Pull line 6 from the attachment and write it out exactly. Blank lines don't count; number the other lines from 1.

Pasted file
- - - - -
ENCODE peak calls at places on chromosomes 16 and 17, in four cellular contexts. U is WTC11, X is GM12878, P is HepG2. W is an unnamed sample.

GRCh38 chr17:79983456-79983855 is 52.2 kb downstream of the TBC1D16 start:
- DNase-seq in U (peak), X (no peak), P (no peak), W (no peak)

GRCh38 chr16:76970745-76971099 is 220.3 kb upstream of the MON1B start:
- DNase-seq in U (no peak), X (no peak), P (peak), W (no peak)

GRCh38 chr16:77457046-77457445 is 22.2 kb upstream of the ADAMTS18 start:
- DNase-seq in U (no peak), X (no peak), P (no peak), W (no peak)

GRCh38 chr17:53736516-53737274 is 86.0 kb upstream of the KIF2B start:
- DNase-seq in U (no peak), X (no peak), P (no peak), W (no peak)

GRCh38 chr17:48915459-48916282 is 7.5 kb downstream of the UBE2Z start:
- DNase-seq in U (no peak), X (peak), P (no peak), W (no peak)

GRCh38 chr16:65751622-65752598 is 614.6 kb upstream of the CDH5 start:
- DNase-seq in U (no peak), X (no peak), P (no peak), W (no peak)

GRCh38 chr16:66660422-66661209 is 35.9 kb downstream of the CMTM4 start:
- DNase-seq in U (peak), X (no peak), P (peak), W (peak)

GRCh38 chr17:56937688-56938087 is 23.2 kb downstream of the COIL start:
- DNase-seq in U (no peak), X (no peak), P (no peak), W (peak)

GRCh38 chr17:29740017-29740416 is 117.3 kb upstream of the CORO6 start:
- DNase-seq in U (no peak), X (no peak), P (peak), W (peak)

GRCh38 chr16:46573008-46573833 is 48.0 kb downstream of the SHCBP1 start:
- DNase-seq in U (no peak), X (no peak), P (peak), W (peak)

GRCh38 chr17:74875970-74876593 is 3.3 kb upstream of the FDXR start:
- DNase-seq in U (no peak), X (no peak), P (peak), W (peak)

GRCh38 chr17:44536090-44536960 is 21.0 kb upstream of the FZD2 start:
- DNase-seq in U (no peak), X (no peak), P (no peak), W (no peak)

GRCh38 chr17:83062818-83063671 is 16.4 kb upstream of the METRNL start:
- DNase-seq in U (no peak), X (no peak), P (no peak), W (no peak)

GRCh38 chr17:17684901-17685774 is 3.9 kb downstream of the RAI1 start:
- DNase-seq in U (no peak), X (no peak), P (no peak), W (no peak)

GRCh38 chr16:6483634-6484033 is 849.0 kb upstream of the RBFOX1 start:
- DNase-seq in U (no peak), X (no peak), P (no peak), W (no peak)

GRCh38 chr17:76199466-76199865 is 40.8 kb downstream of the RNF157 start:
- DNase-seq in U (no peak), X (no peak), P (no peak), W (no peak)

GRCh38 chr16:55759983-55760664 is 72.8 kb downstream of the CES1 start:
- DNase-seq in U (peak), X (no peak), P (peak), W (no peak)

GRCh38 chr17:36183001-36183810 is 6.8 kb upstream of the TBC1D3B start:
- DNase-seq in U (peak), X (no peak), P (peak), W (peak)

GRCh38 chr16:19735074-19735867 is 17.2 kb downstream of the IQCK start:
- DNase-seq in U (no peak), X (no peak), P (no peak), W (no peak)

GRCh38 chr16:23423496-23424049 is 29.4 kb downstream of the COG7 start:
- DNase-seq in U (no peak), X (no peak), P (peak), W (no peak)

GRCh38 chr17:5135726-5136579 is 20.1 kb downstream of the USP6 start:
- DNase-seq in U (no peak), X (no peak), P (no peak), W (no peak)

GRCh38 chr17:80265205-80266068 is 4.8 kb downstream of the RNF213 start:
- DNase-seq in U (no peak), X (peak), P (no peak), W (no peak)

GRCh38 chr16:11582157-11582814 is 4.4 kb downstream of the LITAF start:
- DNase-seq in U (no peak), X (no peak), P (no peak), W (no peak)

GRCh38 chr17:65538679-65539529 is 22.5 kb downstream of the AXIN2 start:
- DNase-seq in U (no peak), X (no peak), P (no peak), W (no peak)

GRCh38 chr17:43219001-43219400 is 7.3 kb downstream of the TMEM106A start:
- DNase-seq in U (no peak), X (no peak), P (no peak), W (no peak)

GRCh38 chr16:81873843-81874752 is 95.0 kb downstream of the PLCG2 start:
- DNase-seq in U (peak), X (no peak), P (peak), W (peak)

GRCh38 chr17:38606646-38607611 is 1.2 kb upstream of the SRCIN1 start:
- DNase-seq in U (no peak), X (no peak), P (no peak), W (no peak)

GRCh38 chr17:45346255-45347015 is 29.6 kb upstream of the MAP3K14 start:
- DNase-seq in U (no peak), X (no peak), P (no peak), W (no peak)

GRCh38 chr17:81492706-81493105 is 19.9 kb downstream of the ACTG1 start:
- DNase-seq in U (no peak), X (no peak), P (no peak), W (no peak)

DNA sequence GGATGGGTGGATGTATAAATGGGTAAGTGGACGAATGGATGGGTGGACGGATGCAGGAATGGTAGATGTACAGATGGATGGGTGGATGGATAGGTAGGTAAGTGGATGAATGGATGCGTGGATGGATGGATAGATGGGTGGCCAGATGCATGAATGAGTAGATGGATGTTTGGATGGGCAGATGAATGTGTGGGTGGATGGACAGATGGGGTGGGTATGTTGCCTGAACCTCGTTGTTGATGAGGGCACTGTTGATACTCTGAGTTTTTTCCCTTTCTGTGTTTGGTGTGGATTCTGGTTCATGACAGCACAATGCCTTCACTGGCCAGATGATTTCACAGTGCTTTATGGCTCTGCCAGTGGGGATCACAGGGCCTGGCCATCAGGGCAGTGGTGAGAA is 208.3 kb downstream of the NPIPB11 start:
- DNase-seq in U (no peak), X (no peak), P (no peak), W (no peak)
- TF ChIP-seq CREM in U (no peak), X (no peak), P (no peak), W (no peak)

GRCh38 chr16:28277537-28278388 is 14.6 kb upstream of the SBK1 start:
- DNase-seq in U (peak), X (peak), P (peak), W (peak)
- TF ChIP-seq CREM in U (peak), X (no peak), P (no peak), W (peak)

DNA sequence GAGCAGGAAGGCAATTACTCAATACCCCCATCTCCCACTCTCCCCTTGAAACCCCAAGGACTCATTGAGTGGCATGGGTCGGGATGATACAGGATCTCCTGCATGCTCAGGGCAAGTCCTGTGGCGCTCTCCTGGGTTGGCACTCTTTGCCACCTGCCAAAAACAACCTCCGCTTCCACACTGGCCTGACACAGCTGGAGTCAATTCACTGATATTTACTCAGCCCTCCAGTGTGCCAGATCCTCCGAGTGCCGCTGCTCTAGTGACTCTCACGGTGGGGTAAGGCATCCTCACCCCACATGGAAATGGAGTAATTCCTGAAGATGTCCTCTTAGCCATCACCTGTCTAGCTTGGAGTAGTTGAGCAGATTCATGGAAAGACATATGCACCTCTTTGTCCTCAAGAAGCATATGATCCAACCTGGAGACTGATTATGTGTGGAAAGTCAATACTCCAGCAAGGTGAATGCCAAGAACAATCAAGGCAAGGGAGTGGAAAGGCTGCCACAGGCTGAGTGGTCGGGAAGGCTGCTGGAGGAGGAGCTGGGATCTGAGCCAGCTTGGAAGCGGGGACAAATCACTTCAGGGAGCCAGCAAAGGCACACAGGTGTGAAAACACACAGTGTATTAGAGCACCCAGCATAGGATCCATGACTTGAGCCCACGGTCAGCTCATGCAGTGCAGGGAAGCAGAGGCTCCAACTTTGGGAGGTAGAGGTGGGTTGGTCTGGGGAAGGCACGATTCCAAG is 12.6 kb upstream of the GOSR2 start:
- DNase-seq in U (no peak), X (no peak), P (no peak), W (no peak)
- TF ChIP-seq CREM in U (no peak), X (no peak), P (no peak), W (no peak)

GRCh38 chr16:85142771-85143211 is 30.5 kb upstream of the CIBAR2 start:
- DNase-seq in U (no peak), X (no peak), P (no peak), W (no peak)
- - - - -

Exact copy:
GRCh38 chr16:77457046-77457445 is 22.2 kb upstream of the ADAMTS18 start: